Look, if you know me at all you know I’m no knee-jerk Bush hater. Bush wasn’t my first choice and neither was Gore. The United States has placed combatting terrorism on the front burner (justifiably so, IMHO) but really…this is too much.
How long do we permit this?
How long until we’re forced to cry, “TO YOUR TENTS, O ISRAEL!”
Or…if I’m permitted to use a Schoolhouse Rock quote:
“If your government won’t give you your basic rights you better get another government.”
Is anybody really surprised that Ashcroft would pull a stunt like this? The man clearly despises civil liberties and is willing to trample over the Constitution to attain his ends. His boss signed the USA Patriot Act which, according to the same article “gives the government a freer hand to conduct searches, detain or deport suspects, eavesdrop on Internet communications, monitor financial transactions and obtain electronic records on individuals.”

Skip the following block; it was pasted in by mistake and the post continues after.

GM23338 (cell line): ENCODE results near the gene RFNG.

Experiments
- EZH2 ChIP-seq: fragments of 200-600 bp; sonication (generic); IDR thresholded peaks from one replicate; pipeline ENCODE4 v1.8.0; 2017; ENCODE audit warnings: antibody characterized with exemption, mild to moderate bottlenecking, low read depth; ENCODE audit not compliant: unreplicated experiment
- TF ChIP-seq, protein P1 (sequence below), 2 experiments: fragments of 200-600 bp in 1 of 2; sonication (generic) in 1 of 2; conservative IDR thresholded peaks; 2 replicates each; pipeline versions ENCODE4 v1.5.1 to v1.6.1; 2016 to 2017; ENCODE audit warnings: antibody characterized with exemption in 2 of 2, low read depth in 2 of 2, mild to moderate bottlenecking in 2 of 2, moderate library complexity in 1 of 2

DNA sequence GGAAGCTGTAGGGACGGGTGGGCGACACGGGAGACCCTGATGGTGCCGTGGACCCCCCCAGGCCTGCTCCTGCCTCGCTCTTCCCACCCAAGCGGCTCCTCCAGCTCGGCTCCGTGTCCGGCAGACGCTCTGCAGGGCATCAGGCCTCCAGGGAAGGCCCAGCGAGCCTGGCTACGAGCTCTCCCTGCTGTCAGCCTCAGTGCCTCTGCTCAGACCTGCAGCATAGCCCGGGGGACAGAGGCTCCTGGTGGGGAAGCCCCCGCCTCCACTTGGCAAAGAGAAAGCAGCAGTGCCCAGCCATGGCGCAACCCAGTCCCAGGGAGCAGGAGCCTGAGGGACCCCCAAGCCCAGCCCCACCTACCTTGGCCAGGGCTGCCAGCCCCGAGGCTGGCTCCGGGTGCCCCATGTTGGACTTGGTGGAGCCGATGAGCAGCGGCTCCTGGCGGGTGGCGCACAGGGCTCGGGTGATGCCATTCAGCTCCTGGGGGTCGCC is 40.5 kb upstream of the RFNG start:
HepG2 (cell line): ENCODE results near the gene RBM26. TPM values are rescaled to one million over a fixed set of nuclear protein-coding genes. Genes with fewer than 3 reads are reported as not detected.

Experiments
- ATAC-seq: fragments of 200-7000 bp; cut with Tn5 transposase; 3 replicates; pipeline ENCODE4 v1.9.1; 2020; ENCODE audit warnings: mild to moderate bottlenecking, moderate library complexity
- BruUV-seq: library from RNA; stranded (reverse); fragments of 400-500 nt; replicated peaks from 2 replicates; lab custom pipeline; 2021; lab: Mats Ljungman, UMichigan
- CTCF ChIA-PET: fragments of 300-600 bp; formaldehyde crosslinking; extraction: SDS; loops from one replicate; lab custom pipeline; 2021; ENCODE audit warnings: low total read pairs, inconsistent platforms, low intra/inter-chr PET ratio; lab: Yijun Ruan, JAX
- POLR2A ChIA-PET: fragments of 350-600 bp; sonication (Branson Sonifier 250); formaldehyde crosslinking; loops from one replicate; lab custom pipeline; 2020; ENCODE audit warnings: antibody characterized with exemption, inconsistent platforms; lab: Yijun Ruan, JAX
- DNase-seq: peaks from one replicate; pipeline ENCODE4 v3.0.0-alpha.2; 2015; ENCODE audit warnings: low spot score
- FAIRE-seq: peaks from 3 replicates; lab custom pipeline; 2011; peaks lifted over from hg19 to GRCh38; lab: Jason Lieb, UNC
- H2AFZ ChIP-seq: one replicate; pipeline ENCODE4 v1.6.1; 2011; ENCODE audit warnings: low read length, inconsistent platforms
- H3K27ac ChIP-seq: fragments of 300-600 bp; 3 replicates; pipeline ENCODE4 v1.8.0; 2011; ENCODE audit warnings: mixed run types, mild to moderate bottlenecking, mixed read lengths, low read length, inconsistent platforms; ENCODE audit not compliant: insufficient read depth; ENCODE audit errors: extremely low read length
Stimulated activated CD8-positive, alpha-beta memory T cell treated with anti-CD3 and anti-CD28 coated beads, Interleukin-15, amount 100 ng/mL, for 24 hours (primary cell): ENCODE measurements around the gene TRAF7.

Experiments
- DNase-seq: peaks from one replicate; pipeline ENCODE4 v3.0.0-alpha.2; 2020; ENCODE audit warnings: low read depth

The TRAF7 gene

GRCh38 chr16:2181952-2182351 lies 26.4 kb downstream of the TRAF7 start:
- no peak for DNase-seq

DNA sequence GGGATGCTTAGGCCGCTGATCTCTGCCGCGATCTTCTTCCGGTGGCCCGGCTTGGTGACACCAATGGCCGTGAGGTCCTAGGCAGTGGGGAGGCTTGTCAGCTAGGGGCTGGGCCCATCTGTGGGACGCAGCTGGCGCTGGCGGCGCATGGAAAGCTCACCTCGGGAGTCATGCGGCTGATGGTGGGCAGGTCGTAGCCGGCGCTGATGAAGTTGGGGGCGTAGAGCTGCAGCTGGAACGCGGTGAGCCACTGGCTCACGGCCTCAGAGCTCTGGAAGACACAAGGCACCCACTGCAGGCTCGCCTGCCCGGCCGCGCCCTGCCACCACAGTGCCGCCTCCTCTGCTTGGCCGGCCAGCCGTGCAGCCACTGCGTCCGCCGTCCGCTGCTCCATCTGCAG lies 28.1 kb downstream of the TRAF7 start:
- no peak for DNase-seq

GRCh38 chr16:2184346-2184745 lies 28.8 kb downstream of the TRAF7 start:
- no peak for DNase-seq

The Feds are holding more than 1,200 people in custody, many of whom have not been charged with any crime, have not been allowed to see a lawyer, and are being held incommunicado. Whatever happened to writ of habeas corpus in this country?
An answer I keep hearing various people making on CNN is that a lot of these people are in the US illegally and so don’t have the rights of Americans. I don’t like that answer, since there is no way to be sure that they are only holding illegal aliens, and even if they are, they shouldn’t be holding them indefinitely like that.
That sounds a lot more like Fox News than CNN. I can’t believe any intelligent person would make that argument. IM not so HO, the protections of the Constitution apply to every person accused of a crime in the USA, not just citizens.